Miami coach Larranaga dances with team after beating No. 18 Virginia
Before any of his teammates were out on the floor of the Watsco Center for practice Tuesday, Dewan Hernandez stood just inside the 3-point line and one end of the quarter.
With a few rebounders out on the court with him, the star post player hoisted shot after shot from either elbow. He took dozens of free throws. He stepped out to the 3-point line to throw up shots from long range until a university employee finally pried him off the court for his first interview of the fall.
With a line of cameras pointed at him, Hernandez sat at a courtside table to explain all the decisions in what wound up a very busy offseason. Just a few days earlier, Hernandez legally changed his name from Dewan Huell. And a few months before this major life decision, Hernandez made another when he opted to stick around for his junior season at Miami rather than head to the NBA Draft.
“Basically, basketball to me is a business decision,” Hernandez said Tuesday in Coral Gables. “When you see in the NBA, you see the big guys that can make 3s, they get paid $7 [million to] $10 million a year. I want to be one of those guys.”
It could be a boon for the forward from Norland and it certainly is already one for the Hurricanes. After losing two other players to early entree in the NBA Draft, Miami will count on Hernandez to be the focal point of its offense this coming season and coach Jim Larranaga is counting on an even more well-rounded skill set than before.
To become a surefire first-round pick, Hernandez will need to prove he’s more than just a lob target with the ability to occasionally create offense for himself.
It’s why he was the first player out on the floor ahead of practice Tuesday. When Hernandez first announced he was putting his name in the Draft, the Miami native thought for sure he had suited up for the Hurricanes for the final time.
Hernandez finished second on the team in scoring as a sophomore at 11.4 points per game and led Miami with 6.7 rebounds per game. He figured NBA teams would envision him as a potential first-rounder, which would mean guaranteed money.
His workouts with professional teams didn’t exactly land him the feedback he hoped for. Most scouts told him he’d likely be in consideration during the second round. Hernandez feels he flashed his potential during workouts when he was attacking off the dribble and sinking jump shots, but he proved as a sophomore he couldn’t quite do it on a regular basis.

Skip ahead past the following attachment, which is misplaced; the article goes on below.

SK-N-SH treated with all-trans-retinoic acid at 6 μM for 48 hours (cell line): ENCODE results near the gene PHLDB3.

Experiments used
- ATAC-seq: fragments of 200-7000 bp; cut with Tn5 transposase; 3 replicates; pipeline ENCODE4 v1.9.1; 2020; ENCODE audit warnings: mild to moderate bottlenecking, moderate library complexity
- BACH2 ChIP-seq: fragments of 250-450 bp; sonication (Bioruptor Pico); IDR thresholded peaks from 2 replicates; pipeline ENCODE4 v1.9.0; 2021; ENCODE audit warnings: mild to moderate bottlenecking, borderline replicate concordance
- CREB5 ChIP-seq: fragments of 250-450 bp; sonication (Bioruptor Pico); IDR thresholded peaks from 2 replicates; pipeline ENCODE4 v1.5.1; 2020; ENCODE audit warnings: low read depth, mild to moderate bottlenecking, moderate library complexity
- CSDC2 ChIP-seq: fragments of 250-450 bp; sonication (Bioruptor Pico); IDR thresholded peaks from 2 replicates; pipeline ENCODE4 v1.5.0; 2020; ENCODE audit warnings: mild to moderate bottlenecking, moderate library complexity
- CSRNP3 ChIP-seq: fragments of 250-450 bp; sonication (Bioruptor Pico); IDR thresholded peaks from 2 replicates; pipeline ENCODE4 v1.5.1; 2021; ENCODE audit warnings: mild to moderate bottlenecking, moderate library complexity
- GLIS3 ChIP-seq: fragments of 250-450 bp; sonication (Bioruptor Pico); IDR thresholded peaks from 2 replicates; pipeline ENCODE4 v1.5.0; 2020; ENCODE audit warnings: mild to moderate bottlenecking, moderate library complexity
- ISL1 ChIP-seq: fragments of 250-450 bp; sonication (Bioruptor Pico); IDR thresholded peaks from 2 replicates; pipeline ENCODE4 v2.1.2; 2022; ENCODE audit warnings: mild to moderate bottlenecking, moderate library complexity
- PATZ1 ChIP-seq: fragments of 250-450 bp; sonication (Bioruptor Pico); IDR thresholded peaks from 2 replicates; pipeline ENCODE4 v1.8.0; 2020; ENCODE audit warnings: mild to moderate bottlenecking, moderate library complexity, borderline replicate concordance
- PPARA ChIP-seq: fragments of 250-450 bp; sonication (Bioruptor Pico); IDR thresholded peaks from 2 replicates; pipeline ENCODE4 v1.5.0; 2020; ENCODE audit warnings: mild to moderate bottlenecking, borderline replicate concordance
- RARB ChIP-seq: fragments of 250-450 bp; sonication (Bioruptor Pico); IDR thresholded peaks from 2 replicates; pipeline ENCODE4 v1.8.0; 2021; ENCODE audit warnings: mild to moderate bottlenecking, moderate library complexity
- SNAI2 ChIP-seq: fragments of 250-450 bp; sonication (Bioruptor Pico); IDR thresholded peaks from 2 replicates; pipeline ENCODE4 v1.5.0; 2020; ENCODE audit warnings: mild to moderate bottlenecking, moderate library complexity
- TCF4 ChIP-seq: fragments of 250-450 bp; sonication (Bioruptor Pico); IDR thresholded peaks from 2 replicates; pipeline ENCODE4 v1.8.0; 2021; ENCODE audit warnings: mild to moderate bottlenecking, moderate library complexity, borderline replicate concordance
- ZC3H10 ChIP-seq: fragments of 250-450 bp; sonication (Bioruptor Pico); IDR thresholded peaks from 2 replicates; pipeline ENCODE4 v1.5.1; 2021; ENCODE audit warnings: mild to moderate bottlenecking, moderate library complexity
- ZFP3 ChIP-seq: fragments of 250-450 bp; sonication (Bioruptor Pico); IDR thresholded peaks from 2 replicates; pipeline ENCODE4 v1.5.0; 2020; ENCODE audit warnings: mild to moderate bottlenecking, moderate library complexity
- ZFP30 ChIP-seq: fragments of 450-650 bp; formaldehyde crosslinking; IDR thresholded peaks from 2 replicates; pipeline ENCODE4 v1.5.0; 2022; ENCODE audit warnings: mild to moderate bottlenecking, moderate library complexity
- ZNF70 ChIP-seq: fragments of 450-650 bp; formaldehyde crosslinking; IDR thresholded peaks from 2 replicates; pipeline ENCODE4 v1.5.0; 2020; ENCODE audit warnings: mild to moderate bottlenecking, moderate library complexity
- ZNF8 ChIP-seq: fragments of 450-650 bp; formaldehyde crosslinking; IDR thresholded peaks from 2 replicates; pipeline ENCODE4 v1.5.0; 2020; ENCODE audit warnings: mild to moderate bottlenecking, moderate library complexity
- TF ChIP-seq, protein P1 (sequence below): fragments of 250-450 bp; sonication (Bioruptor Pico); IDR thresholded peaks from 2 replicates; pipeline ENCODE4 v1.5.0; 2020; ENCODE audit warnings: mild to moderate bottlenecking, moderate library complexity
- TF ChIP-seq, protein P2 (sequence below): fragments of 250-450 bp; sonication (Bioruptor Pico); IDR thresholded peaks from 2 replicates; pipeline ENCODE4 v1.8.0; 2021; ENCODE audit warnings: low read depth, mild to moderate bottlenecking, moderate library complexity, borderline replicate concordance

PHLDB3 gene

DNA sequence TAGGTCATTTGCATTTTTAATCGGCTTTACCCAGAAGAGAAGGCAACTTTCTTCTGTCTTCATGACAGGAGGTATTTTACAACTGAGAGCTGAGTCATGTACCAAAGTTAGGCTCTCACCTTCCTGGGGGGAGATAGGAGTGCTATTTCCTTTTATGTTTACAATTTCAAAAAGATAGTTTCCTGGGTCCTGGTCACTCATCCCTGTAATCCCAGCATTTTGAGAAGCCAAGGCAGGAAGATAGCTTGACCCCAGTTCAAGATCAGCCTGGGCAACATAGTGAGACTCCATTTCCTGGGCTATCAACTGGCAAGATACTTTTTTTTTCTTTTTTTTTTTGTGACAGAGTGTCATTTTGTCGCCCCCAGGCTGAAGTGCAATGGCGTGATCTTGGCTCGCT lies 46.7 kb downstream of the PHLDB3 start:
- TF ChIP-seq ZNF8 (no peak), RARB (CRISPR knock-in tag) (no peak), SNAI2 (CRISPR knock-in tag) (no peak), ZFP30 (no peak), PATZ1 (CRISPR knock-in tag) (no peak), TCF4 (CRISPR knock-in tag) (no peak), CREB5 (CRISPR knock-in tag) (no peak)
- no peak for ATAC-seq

“When I first announced it, I didn’t think I was going to come back,” Hernandez said. “But a lot of guys told me also that if I worked my butt off, keep improving and showed things that I showed during camps, I’d be a first-round draft pick.”
This coming season, Hernandez said he expects to shoot one or two 3-pointers per game. He’s also been working on a variety of ways to create while away from the basket. The huge percentage of Hernandez’s points as a sophomore came from reeling in drop-off passes and finishing dunks near the hoop.
Since deciding to return to school, Hernandez has worked with Larranaga on a few basic moves. He feels comfortable taking a couple dribbles from the top of the key and shooting a pull-up jumper or finding a cutter for a dump off. He’ll continue to get more advanced, working on ripping through a defender and getting all the way to the rim to score a dunk or layup off the dribble. It should make the Hurricanes’ offense more dynamic and Hernandez more dynamic as a prospect.
“It was critical for Dewan to return. But I think critical not only for us, but for him,” Larranaga said. “You’re going to see a much better, more skilled version of himself.”
So it feels somewhat fitting that his change in identity as a player comes along with a very literal identity change. Earlier this month, Hernandez finalized a legal last-name change from Huell to Hernandez, which will give him the same last name as his mother, Christina Hernandez.
Hernandez said he’s thought about it a long time, however he just recently learned what the whole process requires. If this winds up his last season with the hometown team, Hernandez will make it a chance to honor his family.
“It’s not just honoring my dad or anything,” Hernandez said, “but I’m honoring my mom for always being there for me whenever I needed her from when I was born.”